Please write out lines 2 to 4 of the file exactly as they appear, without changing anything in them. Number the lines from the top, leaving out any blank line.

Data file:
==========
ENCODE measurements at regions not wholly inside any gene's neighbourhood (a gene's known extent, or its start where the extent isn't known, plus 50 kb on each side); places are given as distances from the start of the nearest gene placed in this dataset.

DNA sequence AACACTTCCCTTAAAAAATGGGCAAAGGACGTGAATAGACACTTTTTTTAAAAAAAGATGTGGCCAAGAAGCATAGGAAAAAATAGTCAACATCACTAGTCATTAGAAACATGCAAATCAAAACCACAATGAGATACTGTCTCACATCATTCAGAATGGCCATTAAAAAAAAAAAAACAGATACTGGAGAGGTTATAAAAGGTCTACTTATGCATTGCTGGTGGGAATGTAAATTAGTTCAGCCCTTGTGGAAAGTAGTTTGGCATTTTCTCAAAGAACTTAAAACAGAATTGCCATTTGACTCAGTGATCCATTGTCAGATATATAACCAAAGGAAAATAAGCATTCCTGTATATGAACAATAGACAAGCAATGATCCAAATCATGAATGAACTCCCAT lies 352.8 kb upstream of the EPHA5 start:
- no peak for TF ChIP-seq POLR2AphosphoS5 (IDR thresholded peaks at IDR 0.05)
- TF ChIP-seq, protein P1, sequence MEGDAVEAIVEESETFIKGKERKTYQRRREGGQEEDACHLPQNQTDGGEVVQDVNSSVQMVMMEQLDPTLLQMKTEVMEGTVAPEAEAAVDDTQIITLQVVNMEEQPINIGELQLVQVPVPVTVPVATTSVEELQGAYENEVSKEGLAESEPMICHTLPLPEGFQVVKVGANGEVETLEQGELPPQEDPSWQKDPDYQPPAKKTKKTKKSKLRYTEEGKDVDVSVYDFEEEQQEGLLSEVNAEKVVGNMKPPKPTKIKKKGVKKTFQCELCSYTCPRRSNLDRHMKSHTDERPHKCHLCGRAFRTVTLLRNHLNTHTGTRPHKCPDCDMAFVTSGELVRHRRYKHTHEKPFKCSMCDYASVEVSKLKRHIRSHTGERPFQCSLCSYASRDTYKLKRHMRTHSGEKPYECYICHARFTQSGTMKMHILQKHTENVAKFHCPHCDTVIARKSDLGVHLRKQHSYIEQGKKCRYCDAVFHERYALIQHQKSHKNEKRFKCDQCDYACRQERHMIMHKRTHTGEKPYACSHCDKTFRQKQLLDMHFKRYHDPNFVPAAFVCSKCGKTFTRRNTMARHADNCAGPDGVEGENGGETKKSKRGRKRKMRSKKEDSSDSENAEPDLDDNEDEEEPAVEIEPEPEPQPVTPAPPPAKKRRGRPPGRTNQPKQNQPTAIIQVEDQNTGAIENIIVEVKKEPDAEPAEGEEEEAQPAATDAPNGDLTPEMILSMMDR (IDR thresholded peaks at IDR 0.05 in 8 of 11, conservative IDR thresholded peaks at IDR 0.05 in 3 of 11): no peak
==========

DNA sequence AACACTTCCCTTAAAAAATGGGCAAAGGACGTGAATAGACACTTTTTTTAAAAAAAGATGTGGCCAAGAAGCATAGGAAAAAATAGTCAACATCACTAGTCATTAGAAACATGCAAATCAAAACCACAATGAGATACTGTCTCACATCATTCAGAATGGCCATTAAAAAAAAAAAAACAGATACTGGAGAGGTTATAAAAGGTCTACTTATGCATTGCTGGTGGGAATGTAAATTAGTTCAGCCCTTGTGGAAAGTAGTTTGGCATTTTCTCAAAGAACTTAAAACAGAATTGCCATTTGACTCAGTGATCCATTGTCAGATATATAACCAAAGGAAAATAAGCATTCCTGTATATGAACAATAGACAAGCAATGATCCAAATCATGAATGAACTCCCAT lies 352.8 kb upstream of the EPHA5 start:
- no peak for TF ChIP-seq POLR2AphosphoS5 (IDR thresholded peaks at IDR 0.05)
- TF ChIP-seq, protein P1, sequence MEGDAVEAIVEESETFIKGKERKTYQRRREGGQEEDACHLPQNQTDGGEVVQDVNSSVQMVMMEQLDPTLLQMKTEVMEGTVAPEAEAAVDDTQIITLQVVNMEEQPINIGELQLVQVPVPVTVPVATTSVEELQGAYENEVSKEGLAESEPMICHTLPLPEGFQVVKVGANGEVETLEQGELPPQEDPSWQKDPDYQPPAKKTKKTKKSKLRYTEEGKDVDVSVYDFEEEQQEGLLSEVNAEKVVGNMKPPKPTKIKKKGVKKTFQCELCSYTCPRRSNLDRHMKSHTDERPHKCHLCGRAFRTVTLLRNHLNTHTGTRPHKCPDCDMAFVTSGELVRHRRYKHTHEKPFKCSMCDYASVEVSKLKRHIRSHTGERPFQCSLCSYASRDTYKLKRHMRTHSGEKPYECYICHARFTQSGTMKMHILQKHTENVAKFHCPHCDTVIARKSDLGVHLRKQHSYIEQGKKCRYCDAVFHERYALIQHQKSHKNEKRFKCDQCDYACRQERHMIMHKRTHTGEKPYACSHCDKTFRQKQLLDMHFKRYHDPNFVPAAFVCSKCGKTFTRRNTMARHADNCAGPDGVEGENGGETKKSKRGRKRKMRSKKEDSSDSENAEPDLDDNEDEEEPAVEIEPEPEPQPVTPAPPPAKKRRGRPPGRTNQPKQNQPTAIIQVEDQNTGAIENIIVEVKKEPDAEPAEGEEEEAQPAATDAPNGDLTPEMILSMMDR (IDR thresholded peaks at IDR 0.05 in 8 of 11, conservative IDR thresholded peaks at IDR 0.05 in 3 of 11): no peak